Here are my top tips for clean eating on a budget.
What a year! Personally, my biggest accomplishments have included juggling two kids under three in a country far from home, and surviving (the bags under my eyes may however tell a different story), and getting my little home on the internet to a place that makes me happy. I hope you have enjoyed tagging along on this clean eating journey with me, and will continue to do so.
I feel like we have been pretty good at sticking to our 80% rule for the year. Don’t get me wrong, there have been bad days, pizza days and ice cream days, but hey, that is totally called for on occasion IMO!
So what have I learned over the past twelve months? A lot! I want to share with you a couple of tips I have picked up along the way, which I think are imperative to having a good year, in terms of clean eating (on a budget) at least.
(1). MEAL PLANNING is king.
Spending a half hour over the weekend planning what you are going to eat throughout the week really is the key to staying on the right path. If you have clear goals as to what you will be eating on what night, and you have shopped accordingly, you are more likely to avoid that ‘hmmm, what are we going to eat…let’s order pizza/sushi/chicken korma and lots of garlic naan’ predicament.
Don’t get me wrong, there will no doubt be nights when the pizza will win, there definitely have been around these parts, but hopefully less and less.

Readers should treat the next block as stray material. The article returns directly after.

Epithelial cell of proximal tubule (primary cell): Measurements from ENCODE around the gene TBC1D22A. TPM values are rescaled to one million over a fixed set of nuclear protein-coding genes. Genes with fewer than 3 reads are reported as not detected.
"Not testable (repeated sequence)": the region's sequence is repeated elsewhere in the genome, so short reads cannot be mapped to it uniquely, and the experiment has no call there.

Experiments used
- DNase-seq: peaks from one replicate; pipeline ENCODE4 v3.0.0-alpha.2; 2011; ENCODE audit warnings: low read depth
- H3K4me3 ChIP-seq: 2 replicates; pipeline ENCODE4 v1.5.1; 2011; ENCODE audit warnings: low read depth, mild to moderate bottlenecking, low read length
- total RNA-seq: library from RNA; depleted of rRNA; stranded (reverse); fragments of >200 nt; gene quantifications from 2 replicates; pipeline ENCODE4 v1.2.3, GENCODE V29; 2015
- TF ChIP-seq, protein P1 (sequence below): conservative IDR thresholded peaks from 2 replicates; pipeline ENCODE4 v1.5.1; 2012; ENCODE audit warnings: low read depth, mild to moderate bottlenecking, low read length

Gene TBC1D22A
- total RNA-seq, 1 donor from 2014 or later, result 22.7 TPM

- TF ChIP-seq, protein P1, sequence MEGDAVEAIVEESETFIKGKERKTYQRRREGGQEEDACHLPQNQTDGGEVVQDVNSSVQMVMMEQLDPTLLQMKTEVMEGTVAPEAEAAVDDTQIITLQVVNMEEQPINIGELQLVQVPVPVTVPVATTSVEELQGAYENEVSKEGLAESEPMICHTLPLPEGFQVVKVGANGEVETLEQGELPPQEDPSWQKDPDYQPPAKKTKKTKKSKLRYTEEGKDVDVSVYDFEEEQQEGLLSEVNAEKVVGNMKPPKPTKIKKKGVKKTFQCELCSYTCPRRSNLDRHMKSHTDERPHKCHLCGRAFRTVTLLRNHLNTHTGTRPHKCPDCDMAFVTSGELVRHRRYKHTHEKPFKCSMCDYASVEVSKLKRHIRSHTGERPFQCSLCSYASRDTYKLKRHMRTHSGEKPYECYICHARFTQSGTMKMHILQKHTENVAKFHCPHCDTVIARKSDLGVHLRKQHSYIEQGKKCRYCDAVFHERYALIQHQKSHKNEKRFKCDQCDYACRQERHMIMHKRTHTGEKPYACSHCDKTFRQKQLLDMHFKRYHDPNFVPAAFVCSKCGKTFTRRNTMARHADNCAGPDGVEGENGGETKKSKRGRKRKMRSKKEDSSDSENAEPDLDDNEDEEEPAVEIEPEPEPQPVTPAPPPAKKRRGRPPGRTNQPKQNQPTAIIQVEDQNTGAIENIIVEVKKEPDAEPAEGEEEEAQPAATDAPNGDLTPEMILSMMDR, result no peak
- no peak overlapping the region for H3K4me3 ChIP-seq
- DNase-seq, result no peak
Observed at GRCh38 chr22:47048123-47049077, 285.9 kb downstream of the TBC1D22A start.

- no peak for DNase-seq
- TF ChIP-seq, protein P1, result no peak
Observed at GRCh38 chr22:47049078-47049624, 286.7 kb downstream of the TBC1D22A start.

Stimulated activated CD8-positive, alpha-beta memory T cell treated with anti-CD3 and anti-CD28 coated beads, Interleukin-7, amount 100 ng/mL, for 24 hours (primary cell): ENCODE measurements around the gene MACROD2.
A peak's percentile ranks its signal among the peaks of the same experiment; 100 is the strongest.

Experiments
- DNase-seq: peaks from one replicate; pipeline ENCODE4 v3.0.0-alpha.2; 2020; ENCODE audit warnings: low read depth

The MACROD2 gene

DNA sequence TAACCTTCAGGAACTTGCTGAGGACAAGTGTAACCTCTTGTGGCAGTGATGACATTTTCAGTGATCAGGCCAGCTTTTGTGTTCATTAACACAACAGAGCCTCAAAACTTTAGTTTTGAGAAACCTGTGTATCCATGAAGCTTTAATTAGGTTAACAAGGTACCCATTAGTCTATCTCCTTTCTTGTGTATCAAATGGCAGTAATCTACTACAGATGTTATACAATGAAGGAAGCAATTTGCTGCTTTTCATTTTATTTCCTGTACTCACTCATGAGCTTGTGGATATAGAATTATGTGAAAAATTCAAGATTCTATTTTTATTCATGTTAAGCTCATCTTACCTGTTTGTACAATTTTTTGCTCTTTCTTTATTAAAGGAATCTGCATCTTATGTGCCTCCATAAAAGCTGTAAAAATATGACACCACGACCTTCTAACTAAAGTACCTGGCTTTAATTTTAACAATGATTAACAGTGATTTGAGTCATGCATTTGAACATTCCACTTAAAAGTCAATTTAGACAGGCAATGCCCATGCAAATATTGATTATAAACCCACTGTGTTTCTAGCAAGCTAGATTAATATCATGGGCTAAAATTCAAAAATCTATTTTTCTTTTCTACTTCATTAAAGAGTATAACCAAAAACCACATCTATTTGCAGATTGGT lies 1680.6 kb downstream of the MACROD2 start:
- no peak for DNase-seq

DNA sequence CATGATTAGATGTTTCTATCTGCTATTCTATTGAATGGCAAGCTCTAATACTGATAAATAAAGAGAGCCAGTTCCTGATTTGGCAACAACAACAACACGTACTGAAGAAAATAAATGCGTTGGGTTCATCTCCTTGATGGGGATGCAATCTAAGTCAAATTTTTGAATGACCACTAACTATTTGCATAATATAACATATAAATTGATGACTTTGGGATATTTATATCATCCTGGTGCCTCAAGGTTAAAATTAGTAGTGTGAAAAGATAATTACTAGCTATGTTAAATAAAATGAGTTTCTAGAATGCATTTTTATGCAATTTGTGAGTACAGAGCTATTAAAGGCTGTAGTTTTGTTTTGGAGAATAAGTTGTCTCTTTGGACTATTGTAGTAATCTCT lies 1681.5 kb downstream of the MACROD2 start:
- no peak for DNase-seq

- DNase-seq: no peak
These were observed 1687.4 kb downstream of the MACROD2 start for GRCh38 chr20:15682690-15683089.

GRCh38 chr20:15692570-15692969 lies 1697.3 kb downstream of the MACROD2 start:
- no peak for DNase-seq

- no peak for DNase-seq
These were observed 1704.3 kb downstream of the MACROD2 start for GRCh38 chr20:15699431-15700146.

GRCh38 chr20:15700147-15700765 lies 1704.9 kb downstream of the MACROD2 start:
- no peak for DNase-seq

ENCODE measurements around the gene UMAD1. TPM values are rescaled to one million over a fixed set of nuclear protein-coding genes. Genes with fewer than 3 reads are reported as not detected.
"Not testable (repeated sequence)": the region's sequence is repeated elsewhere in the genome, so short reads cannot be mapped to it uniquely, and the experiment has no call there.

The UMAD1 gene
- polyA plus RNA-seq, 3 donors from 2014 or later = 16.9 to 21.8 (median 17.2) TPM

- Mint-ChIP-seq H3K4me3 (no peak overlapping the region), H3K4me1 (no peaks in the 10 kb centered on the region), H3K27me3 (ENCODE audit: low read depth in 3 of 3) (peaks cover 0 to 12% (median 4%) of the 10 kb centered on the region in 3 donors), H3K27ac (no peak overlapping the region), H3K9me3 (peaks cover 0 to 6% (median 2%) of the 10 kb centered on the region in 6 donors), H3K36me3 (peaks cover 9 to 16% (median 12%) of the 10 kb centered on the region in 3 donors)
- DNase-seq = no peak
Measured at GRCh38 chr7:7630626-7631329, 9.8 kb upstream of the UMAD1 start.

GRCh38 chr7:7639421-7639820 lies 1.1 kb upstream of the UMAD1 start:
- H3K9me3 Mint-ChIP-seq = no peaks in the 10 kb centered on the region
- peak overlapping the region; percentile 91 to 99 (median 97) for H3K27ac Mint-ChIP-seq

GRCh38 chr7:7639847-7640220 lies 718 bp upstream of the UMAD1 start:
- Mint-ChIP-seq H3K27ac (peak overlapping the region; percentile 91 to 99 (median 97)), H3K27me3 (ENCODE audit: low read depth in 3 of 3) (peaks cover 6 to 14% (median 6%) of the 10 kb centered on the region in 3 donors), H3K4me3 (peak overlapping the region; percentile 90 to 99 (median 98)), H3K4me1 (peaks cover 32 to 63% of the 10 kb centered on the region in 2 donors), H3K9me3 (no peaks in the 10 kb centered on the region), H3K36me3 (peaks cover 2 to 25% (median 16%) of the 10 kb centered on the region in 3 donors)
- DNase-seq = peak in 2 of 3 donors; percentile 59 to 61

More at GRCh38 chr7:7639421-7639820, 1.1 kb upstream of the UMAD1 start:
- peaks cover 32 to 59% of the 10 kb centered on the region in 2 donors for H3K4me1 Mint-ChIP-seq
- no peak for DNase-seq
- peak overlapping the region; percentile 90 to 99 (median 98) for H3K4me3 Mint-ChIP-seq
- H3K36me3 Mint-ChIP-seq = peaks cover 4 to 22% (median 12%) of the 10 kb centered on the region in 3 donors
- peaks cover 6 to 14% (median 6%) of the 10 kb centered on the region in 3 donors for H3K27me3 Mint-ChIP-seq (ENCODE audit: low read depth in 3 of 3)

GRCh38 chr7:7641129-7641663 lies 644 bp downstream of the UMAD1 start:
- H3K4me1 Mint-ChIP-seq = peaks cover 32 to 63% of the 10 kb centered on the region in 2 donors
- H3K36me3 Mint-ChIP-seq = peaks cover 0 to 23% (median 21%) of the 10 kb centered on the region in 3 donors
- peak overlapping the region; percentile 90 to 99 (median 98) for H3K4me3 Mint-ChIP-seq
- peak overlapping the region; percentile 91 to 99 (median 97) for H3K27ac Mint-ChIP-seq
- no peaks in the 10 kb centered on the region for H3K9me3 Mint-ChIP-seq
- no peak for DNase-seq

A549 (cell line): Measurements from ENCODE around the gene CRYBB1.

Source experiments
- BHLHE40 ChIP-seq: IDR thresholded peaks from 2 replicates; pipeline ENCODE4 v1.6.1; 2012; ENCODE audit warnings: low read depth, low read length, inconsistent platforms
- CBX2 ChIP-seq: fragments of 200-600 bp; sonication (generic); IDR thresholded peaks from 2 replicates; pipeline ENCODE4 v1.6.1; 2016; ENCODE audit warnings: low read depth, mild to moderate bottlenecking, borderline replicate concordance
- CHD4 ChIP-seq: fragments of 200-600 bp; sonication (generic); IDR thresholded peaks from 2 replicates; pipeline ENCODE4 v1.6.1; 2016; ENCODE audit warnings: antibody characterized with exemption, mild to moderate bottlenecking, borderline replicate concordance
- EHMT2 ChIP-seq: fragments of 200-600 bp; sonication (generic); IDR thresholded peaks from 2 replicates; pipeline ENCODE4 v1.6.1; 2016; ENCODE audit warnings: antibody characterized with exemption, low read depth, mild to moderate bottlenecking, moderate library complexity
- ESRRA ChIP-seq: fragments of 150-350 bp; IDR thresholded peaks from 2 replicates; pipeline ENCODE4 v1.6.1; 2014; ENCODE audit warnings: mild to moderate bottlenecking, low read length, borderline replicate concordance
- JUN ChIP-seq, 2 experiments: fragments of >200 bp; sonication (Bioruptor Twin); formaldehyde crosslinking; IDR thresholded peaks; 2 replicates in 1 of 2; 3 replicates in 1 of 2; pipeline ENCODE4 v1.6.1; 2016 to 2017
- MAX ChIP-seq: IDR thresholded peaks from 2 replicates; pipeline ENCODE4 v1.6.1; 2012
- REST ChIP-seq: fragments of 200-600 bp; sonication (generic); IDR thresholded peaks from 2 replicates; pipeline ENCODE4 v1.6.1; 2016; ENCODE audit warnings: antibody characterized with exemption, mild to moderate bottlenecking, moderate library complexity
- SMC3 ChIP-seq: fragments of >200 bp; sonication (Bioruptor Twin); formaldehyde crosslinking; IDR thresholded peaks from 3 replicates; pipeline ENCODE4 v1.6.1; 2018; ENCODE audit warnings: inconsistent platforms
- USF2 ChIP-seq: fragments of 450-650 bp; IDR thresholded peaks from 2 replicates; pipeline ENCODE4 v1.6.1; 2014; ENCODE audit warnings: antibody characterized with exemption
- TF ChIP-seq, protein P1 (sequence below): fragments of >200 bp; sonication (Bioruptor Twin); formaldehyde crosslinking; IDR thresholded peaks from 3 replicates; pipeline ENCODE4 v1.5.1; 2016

(2). The FREEZER is your friend.
Having two under three certainly has it’s moments, and there have been nights where I really could not muster the energy, or the wherewithal, to get into the kitchen and do some cooking. Having a couple of back up meals in the freezer really has been my saving grace more than a few times.
My main tip is to always make some extra if you are making something that is freezer friendly. We definitely don’t have a big freezer, but we still manage to store a good selection of random dishes in there. Bonus: if you forget to label them, you even get to have some freezer surprise on occasion.
(3). Another friend you need to keep close is the SLOW COOKER or crock pot.
We have a cheapie $30 slow cooker/rice cooker/steamer combo contraption, and it has been waaaaay overworked this year. I have a few staples I make in there about once a month – including refried beans, black beans, vegetable stock, and I always make one or two dishes in there throughout the week.
In summer, I stick it out on the back porch and let it cook away, to keep the heat out of the house (of course, beware if you have a dog, or over curious children).
Slow cookers certainly make light work on busy weeknights, and you can even have them working overnight for you, if you want to wake up to some oats etc. Like I said, my poor little machine already needs to go into retirement after just a year of use. That’s commitment for you! Check out Pinterest for some boards dedicated to clean eating slow cooking recipes – there’s plenty to be found.
(4). Shop in SEASON.